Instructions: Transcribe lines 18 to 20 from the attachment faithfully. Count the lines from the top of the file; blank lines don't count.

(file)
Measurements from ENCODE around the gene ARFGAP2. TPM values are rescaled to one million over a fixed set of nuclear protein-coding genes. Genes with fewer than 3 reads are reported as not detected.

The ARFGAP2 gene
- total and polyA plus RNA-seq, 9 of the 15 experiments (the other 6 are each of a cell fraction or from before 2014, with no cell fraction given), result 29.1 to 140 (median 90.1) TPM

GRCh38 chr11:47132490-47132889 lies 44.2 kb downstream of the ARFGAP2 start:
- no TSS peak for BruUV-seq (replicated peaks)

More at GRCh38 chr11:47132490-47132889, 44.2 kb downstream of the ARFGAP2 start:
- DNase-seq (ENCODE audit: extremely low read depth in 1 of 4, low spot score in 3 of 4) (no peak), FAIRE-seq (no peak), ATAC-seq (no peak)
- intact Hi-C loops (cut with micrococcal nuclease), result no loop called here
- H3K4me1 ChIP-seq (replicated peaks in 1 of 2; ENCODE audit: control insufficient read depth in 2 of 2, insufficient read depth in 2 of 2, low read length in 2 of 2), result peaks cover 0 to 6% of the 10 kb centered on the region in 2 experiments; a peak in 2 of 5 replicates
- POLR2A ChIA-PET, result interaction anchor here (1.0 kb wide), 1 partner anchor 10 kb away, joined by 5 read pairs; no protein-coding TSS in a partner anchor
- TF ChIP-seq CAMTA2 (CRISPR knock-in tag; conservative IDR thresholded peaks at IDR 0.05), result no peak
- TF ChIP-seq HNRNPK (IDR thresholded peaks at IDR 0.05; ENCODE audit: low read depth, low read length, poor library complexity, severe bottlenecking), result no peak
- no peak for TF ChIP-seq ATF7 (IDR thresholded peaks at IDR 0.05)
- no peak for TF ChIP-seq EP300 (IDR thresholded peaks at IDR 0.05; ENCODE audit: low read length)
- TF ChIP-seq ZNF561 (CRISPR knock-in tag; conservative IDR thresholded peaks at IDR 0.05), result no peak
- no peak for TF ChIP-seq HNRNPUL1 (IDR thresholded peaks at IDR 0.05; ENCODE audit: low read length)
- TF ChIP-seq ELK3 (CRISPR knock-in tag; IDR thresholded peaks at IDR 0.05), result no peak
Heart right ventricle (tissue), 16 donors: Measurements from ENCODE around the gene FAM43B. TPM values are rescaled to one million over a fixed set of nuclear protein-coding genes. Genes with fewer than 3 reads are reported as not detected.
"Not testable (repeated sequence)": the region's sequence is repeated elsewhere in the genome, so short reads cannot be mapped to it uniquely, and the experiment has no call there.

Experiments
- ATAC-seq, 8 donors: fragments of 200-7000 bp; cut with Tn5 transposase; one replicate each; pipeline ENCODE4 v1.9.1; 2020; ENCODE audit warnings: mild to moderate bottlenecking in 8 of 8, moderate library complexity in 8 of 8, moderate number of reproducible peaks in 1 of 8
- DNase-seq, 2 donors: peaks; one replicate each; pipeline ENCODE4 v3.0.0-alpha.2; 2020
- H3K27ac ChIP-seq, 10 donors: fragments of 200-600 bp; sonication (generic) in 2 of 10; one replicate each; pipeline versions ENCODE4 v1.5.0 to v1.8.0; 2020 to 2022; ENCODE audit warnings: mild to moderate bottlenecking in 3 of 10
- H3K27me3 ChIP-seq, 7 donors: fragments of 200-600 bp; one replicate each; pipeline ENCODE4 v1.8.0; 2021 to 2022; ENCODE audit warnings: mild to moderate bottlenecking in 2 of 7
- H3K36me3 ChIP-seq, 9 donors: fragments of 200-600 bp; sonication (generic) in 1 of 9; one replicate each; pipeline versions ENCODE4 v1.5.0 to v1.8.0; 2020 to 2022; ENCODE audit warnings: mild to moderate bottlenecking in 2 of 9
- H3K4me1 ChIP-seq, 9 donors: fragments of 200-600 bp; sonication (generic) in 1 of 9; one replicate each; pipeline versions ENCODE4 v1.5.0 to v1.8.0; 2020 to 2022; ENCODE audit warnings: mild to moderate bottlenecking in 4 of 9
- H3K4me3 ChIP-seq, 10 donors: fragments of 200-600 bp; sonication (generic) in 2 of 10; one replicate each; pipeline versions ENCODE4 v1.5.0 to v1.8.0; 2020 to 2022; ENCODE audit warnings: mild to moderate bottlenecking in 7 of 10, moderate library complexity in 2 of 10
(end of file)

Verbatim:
Heart right ventricle (tissue), 16 donors: Measurements from ENCODE around the gene FAM43B. TPM values are rescaled to one million over a fixed set of nuclear protein-coding genes. Genes with fewer than 3 reads are reported as not detected.
"Not testable (repeated sequence)": the region's sequence is repeated elsewhere in the genome, so short reads cannot be mapped to it uniquely, and the experiment has no call there.

Experiments